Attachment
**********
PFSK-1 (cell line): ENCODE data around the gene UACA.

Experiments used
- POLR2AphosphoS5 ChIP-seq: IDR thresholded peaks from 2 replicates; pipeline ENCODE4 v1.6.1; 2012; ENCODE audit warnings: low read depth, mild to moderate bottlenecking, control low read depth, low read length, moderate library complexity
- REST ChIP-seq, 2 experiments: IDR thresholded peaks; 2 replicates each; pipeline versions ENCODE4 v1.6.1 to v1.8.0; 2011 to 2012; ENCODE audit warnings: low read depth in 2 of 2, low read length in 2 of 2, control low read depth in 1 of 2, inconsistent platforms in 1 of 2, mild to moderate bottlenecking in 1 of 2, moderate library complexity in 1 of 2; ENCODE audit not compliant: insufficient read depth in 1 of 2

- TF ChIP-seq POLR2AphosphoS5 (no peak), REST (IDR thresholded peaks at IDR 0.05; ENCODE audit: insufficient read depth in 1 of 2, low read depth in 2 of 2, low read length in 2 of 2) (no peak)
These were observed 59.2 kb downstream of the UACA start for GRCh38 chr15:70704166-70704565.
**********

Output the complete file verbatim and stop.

PFSK-1 (cell line): ENCODE data around the gene UACA.

Experiments used
- POLR2AphosphoS5 ChIP-seq: IDR thresholded peaks from 2 replicates; pipeline ENCODE4 v1.6.1; 2012; ENCODE audit warnings: low read depth, mild to moderate bottlenecking, control low read depth, low read length, moderate library complexity
- REST ChIP-seq, 2 experiments: IDR thresholded peaks; 2 replicates each; pipeline versions ENCODE4 v1.6.1 to v1.8.0; 2011 to 2012; ENCODE audit warnings: low read depth in 2 of 2, low read length in 2 of 2, control low read depth in 1 of 2, inconsistent platforms in 1 of 2, mild to moderate bottlenecking in 1 of 2, moderate library complexity in 1 of 2; ENCODE audit not compliant: insufficient read depth in 1 of 2

- TF ChIP-seq POLR2AphosphoS5 (no peak), REST (IDR thresholded peaks at IDR 0.05; ENCODE audit: insufficient read depth in 1 of 2, low read depth in 2 of 2, low read length in 2 of 2) (no peak)
These were observed 59.2 kb downstream of the UACA start for GRCh38 chr15:70704166-70704565.